Friday, September 07, 2012

Thursday at the Democratic National Convention

I commented Tuesday and Wednesday nights, two fantastic nights for the Democrats in Charlotte, but it was all pointing to tonight, to Vice President Biden and then, just now, to President Obama. Here are my thoughts:

It was another strong day -- meaning that the convention proved to be an outstanding event, with three days showcasing the party at its finest. (And let's not forget how moving it was when Gabby Giffords appeared on stage to lead the Pledge of Allegiance.)

Former Michigan Gov. Jennifer Granholm was excellent, as usual. She's presidential in her own right, though of course, having been born in Canada, she can't be president.

Montana Gov. Brian Schweitzer was typically pugnacious, if not terribly compelling. Honestly, I think I've already forgotten most of what he said.

Former Florida Gov. (and Republican) Charlie Crist was given a prominent speaking slot on the final day of the convention just before the big three (Kerry, Biden, Obama) -- and perhaps it had to be that way given that he's a former Republican who is deeply critical of the Republican Party (saying that he didn't leave the GOP, the GOP left him, just as Reagan once explained his break from the Democratic Party) and is from key-swing-state Florida -- but I found his speech flat. He hit all the right points, but I'm not sure he did much to give Obama any sort of boost among independents and/or in Florida.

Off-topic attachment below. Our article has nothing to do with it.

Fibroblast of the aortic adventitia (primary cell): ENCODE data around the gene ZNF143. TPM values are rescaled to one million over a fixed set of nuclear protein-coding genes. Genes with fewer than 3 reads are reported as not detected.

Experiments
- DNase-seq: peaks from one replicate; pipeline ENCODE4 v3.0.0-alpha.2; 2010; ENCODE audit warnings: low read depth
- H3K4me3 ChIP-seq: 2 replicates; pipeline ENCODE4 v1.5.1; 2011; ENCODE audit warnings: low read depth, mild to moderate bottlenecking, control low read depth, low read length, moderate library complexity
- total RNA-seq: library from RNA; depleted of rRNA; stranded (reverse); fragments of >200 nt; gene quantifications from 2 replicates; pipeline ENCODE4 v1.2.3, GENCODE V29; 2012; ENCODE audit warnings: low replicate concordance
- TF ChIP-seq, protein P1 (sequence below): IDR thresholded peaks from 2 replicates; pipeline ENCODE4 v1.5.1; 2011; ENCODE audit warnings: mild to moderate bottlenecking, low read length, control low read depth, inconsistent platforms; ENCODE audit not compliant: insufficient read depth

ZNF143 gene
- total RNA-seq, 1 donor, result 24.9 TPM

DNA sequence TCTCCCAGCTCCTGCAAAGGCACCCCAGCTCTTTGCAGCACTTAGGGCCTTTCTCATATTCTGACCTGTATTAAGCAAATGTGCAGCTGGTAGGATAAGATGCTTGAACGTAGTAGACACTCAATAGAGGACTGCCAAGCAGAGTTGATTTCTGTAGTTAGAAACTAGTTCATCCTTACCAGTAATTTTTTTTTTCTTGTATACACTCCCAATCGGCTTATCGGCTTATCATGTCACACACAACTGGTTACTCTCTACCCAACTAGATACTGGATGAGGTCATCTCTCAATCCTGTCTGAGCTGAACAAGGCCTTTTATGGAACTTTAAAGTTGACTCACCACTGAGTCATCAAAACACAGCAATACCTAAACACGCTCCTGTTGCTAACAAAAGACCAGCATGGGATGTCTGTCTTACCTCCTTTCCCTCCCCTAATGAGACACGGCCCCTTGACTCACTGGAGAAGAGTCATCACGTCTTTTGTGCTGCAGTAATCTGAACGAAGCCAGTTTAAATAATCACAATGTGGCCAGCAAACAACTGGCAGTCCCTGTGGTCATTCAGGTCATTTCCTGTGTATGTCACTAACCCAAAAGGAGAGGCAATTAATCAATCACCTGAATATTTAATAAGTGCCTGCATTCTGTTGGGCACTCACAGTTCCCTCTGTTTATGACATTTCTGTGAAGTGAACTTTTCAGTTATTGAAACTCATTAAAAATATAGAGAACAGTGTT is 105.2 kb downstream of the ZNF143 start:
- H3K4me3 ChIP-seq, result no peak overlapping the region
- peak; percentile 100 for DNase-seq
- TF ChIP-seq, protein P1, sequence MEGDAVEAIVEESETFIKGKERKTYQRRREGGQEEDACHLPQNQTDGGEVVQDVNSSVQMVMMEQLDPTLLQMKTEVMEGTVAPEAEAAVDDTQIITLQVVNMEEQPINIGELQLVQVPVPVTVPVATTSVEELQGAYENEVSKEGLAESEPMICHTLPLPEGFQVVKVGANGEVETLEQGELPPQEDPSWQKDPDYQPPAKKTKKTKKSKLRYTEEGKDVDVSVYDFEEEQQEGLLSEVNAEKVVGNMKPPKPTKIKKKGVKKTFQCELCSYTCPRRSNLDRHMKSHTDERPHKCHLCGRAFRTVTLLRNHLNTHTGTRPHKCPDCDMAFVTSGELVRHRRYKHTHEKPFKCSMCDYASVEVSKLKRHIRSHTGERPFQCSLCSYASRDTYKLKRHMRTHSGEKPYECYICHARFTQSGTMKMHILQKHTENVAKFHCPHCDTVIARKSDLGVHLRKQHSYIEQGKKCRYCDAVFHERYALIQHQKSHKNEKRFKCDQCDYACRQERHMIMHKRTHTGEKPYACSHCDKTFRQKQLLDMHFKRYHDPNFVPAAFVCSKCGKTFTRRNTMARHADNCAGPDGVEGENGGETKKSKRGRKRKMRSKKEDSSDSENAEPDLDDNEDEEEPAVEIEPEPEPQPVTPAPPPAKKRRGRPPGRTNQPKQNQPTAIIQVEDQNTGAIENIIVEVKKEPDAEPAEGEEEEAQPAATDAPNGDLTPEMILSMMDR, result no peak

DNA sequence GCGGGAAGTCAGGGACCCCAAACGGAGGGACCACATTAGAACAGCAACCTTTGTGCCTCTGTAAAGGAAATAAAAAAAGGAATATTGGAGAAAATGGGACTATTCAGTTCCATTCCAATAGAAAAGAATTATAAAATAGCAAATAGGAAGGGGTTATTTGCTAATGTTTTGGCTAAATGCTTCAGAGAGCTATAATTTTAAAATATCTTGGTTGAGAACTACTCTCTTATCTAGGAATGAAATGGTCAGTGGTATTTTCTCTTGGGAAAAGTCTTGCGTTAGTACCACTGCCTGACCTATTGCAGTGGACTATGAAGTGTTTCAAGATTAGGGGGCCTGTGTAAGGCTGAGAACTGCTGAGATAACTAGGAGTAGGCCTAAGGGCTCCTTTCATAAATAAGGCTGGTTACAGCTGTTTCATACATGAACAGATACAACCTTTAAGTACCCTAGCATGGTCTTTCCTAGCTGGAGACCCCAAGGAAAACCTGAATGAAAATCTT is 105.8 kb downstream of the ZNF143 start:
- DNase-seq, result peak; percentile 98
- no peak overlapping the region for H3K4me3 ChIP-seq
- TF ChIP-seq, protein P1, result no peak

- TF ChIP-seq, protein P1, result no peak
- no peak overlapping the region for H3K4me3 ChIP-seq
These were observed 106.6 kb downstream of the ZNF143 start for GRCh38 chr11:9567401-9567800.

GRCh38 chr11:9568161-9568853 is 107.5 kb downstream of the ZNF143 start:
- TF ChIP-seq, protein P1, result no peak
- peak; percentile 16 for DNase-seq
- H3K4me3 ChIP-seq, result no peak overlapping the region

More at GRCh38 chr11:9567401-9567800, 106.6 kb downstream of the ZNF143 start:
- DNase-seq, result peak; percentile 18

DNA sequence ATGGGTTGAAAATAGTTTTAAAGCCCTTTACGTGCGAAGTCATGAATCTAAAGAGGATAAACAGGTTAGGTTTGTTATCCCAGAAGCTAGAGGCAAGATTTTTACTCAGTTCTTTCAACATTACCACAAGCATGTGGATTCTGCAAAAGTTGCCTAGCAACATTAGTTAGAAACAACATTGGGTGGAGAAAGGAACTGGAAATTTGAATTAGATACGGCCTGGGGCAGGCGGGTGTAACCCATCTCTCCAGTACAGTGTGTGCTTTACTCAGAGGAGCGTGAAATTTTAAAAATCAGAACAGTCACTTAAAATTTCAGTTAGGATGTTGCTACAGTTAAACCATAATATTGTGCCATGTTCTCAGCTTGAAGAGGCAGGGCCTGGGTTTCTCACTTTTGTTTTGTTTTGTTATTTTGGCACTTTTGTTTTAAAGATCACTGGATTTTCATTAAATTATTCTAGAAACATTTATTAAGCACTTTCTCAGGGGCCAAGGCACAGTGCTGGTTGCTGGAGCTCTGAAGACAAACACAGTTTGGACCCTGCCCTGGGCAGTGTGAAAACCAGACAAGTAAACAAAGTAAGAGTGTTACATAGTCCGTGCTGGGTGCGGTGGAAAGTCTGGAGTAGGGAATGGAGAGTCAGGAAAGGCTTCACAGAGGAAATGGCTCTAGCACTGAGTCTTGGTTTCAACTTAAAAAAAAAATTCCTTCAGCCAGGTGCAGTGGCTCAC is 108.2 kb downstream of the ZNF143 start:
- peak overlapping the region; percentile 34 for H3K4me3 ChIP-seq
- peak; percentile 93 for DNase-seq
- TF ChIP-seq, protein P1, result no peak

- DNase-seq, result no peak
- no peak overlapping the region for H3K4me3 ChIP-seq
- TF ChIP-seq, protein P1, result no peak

But then the evening really took off.

I've always liked John Kerry. A lot. To me, he's an incredibly decent, intelligent, and honorable man. I still harbor immense frustration and disappointment from the 2004 election.

But give him credit. It was a tough defeat to a terrible incumbent, with the shadow of 9/11 still hanging over the country and the Iraq War not yet quite the unmitigated disaster it became, but he want back to the Senate and established himself as the Democrats' elder statesman on foreign and military policy. So much so that he was in serious contention for the secretary of state post that eventually went to Hillary and could very well get the job when Hillary steps down, likely not long after the upcoming election. In my view, he deserves it and would do an outstanding job.

Mitt Romney and Paul Ryan are incredibly weak on foreign and military policy, as well as on national security generally. Romney's disastrous foreign trip to England, Poland, and Israel this summer, along with the many embarrassing and ridiculous comments he has made during the campaign (e.g., Russia is America's #1 enemy), showed what a dangerous combination of arrogance and ignorance he would bring to the White House.